The worldwide market for personal digital assistants (PDAs) continues on its precipitous slide, falling 9.3% in the second quarter of 2002, according to market research house International Data Corp (IDC). IDC's figures are far worse than those published in early August by rival market research house Gartner Inc's Dataquest unit, which estimated that the market fell 3.5% to 2.7 million units. The market continues to fall in all regional areas studied, and will not improve for at least another two quarters, predicts IDC, and the fall is not just exaggerated by buoyant numbers last years, sequentially (compared to the first quarter of 2002) the market is down 16%. IDC claims that the number of PDAs shipped fell from 2.89 million units in the second quarter of 2001, to 2.62 million in the second quarter of 2002, a 9.3% decline. Palm Inc remains the leading vendor in terms of unit volume with 30.8% of the market and 845,640 units shipped in the quarter, down 5.0%. Hewlett-Packard Co was second placed with 16.5% of the market with 431,650 units, down 32.8%. Sony Corp, which released a cut price line of Palm OS-based handhelds this year, was the only top-five company to grow its shipments, up 248.5% to 261,380 units, a 10.0% market share. Handspring, another Palm OS licensee, saw the largest fall in units shipped, down 42.8% to 170,590 units, a market share of just 6.5%. The other top 10 vendors that saw growth were Chinese manufacturer Legend, and Japanese electronics giant Toshiba Corp. Hewlett-Packard is the biggest surprise, it is clearly a leader in revenue terms as its Pocket PC-based devices are far more expensive than the Palm OS-based alternatives, but what is not clear is how it managed to show a net 5.7% decline in its market share after the merger of the Compaq Computer Corp and Hewlett-Packard handheld product lines. © ComputerWire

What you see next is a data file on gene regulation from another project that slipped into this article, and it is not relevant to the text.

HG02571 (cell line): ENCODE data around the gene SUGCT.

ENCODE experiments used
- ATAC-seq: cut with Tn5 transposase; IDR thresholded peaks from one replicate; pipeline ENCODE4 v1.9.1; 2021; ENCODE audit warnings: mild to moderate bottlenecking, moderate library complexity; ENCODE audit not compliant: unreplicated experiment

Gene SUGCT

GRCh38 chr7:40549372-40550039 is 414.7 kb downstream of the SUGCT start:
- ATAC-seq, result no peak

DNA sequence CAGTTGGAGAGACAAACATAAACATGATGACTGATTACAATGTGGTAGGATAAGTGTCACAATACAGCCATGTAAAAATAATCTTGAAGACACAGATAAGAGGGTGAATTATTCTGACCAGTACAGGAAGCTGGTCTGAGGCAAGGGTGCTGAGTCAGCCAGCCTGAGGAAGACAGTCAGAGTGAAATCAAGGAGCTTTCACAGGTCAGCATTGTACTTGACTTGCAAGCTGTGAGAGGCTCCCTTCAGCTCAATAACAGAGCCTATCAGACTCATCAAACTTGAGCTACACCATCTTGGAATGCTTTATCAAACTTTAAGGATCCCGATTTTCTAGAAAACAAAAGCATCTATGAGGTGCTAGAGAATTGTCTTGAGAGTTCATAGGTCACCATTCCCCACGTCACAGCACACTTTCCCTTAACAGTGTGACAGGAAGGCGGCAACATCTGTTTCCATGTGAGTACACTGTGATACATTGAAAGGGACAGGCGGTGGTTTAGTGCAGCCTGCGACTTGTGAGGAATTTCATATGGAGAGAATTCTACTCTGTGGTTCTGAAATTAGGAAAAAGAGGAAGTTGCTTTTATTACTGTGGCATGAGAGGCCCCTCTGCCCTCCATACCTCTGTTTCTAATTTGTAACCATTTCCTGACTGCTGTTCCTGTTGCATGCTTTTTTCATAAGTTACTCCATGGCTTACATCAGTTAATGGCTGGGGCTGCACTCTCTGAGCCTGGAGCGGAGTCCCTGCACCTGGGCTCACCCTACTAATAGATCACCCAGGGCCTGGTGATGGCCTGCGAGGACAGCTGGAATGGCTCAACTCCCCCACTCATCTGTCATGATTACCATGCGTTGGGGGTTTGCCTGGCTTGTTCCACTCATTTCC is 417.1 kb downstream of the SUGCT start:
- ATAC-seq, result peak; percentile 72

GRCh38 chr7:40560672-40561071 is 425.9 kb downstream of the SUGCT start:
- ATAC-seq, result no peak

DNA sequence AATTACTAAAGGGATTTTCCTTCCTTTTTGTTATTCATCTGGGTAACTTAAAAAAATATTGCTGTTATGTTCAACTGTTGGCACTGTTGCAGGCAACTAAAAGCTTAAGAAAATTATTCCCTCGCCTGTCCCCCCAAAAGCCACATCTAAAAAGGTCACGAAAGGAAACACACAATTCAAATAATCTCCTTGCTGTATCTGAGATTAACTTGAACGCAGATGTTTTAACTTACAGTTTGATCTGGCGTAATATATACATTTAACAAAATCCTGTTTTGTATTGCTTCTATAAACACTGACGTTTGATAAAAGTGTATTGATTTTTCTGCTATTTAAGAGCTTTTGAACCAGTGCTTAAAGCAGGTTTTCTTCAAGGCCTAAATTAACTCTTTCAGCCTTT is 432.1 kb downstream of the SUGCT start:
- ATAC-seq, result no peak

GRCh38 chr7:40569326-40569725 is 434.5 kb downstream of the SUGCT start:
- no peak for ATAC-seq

Intel Corp will continue to incorporate its desktop processor technology, including the successor to Pentium 4, into its mobile product line well after the launch of the mobile only Banias architecture next year. The vendor had previously said that the Pentium 4M line, introduced earlier this year, would overlap with Banias, which is the first chip architecture the vendor has designed exclusively for the mobile space. However, Intel had not given any firm indication whether future Pentium cores would be adopted for the notebook market. This week at the Intel Developer Forum in San Jose the vendor said that it would continue to produce Pentium-based devices for full featured notebooks for customers who may not want all the benefits Banias is likely to bring. And it added that future desktop architectures would continue to be fed through to mobile designs. Banias, which is expected in the first quarter of next year, is being designed with wireless networking in mind. The chip will use a range of techniques to cut down on power usage, which will offset the heavy power drain wireless networking imposes. Intel is pitching this as true mobility, with users only needing to use a cable to charge up a battery. At the same time, the mobile industry has been taken surprise this year by the success of portable PCs that feature full scale desktop processors, particularly in the Far East. While such machines offer comparatively scanty battery life, they are cheaper than notebooks using mobile specific processors. Their success suggests a larger than expected demand for "marginally mobile" products, which may not be thin and light, but which do offer all the benefits of a desktop PC. Don MacDonald, Intel's director of mobile platforms marketing, said continuing to produce Pentium-based products meant the company could appeal to customers who "do not want to pay for the battery life" that Banias is slated to deliver. He added that "when we have two products we can be more flexible." This means a mobile version of Prescott, the next version of Pentium 4 which is due next year, will eventually be developed, and that follow-on desktop architectures would be fed back into the mobile group's roadmap. This week at IDF Intel detailed the Banias architecture for the first time since revealing the chip's existence in August 2001. The chip will have 77 million transistors when it debuts in the first half of next year. It will feature optimized speculation and advanced branch prediction. The aim is to reduce the number of wasted instructions, which in turn reduces the amount of wasted energy. The chip will also use micro operations fusion, in effect joining instructions so that they can be processed together. A large cache will be used in the chip to increase its data bandwidth. The chip's system bus will only switch on those elements needed to process data. One Intel engineer said the chip differed from traditional designs, in that components would only be switched on when needed. © ComputerWire